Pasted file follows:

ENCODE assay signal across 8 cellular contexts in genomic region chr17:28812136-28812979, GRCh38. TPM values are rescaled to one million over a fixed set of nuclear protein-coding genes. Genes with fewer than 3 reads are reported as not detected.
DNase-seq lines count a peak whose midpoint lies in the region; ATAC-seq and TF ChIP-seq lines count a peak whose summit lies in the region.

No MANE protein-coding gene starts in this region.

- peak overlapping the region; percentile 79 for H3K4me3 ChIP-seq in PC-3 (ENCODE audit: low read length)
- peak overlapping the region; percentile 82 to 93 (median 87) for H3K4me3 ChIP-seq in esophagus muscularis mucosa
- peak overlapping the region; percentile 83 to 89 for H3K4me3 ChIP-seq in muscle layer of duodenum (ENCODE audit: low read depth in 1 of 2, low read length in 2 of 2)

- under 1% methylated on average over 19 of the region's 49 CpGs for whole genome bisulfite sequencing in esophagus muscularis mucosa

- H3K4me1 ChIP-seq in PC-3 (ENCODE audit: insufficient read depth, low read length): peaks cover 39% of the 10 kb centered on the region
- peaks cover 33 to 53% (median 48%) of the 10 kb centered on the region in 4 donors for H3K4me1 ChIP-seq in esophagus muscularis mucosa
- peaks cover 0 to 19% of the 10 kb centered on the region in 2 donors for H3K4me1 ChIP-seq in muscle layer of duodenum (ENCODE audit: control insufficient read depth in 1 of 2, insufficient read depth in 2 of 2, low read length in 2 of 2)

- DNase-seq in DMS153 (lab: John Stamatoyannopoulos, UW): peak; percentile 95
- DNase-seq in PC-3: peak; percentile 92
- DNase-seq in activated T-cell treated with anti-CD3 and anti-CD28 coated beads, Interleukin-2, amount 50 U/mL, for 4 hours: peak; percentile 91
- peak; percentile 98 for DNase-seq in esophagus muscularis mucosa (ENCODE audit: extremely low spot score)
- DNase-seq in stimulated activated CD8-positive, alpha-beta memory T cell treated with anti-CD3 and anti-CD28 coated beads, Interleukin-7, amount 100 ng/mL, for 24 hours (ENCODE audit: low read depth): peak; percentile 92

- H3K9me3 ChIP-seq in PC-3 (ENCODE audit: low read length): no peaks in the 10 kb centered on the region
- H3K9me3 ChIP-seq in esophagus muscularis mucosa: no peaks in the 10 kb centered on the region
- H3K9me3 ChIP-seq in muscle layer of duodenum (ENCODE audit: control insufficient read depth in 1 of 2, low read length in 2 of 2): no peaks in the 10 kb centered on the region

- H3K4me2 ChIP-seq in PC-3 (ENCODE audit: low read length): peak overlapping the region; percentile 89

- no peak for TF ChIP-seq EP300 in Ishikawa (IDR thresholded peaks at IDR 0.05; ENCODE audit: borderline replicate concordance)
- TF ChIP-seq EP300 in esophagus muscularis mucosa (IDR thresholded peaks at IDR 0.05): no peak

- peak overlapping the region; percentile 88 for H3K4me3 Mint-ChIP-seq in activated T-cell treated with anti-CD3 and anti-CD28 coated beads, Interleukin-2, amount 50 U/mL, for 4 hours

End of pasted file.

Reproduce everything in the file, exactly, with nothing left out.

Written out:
ENCODE assay signal across 8 cellular contexts in genomic region chr17:28812136-28812979, GRCh38. TPM values are rescaled to one million over a fixed set of nuclear protein-coding genes. Genes with fewer than 3 reads are reported as not detected.
DNase-seq lines count a peak whose midpoint lies in the region; ATAC-seq and TF ChIP-seq lines count a peak whose summit lies in the region.

No MANE protein-coding gene starts in this region.

- peak overlapping the region; percentile 79 for H3K4me3 ChIP-seq in PC-3 (ENCODE audit: low read length)
- peak overlapping the region; percentile 82 to 93 (median 87) for H3K4me3 ChIP-seq in esophagus muscularis mucosa
- peak overlapping the region; percentile 83 to 89 for H3K4me3 ChIP-seq in muscle layer of duodenum (ENCODE audit: low read depth in 1 of 2, low read length in 2 of 2)

- under 1% methylated on average over 19 of the region's 49 CpGs for whole genome bisulfite sequencing in esophagus muscularis mucosa

- H3K4me1 ChIP-seq in PC-3 (ENCODE audit: insufficient read depth, low read length): peaks cover 39% of the 10 kb centered on the region
- peaks cover 33 to 53% (median 48%) of the 10 kb centered on the region in 4 donors for H3K4me1 ChIP-seq in esophagus muscularis mucosa
- peaks cover 0 to 19% of the 10 kb centered on the region in 2 donors for H3K4me1 ChIP-seq in muscle layer of duodenum (ENCODE audit: control insufficient read depth in 1 of 2, insufficient read depth in 2 of 2, low read length in 2 of 2)

- DNase-seq in DMS153 (lab: John Stamatoyannopoulos, UW): peak; percentile 95
- DNase-seq in PC-3: peak; percentile 92
- DNase-seq in activated T-cell treated with anti-CD3 and anti-CD28 coated beads, Interleukin-2, amount 50 U/mL, for 4 hours: peak; percentile 91
- peak; percentile 98 for DNase-seq in esophagus muscularis mucosa (ENCODE audit: extremely low spot score)
- DNase-seq in stimulated activated CD8-positive, alpha-beta memory T cell treated with anti-CD3 and anti-CD28 coated beads, Interleukin-7, amount 100 ng/mL, for 24 hours (ENCODE audit: low read depth): peak; percentile 92

- H3K9me3 ChIP-seq in PC-3 (ENCODE audit: low read length): no peaks in the 10 kb centered on the region
- H3K9me3 ChIP-seq in esophagus muscularis mucosa: no peaks in the 10 kb centered on the region
- H3K9me3 ChIP-seq in muscle layer of duodenum (ENCODE audit: control insufficient read depth in 1 of 2, low read length in 2 of 2): no peaks in the 10 kb centered on the region

- H3K4me2 ChIP-seq in PC-3 (ENCODE audit: low read length): peak overlapping the region; percentile 89

- no peak for TF ChIP-seq EP300 in Ishikawa (IDR thresholded peaks at IDR 0.05; ENCODE audit: borderline replicate concordance)
- TF ChIP-seq EP300 in esophagus muscularis mucosa (IDR thresholded peaks at IDR 0.05): no peak

- peak overlapping the region; percentile 88 for H3K4me3 Mint-ChIP-seq in activated T-cell treated with anti-CD3 and anti-CD28 coated beads, Interleukin-2, amount 50 U/mL, for 4 hours